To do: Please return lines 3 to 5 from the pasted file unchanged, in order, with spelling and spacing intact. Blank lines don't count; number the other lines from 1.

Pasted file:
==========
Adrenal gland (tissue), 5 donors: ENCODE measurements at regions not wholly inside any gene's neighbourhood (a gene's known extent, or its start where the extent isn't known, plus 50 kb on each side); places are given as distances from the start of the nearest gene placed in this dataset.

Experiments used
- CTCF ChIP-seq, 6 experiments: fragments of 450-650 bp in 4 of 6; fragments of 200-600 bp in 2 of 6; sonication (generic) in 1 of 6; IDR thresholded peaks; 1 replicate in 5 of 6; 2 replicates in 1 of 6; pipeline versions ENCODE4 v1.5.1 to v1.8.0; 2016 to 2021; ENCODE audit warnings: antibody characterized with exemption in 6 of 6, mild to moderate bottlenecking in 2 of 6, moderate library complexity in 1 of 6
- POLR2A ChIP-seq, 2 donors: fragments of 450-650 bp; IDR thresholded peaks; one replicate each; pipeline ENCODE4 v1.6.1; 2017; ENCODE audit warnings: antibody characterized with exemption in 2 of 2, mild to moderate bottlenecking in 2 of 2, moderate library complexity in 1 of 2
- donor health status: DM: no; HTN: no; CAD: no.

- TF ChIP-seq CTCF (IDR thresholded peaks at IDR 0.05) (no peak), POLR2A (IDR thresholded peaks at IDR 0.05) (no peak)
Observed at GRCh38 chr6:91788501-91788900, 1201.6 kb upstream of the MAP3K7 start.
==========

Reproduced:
- CTCF ChIP-seq, 6 experiments: fragments of 450-650 bp in 4 of 6; fragments of 200-600 bp in 2 of 6; sonication (generic) in 1 of 6; IDR thresholded peaks; 1 replicate in 5 of 6; 2 replicates in 1 of 6; pipeline versions ENCODE4 v1.5.1 to v1.8.0; 2016 to 2021; ENCODE audit warnings: antibody characterized with exemption in 6 of 6, mild to moderate bottlenecking in 2 of 6, moderate library complexity in 1 of 6
- POLR2A ChIP-seq, 2 donors: fragments of 450-650 bp; IDR thresholded peaks; one replicate each; pipeline ENCODE4 v1.6.1; 2017; ENCODE audit warnings: antibody characterized with exemption in 2 of 2, mild to moderate bottlenecking in 2 of 2, moderate library complexity in 1 of 2
- donor health status: DM: no; HTN: no; CAD: no.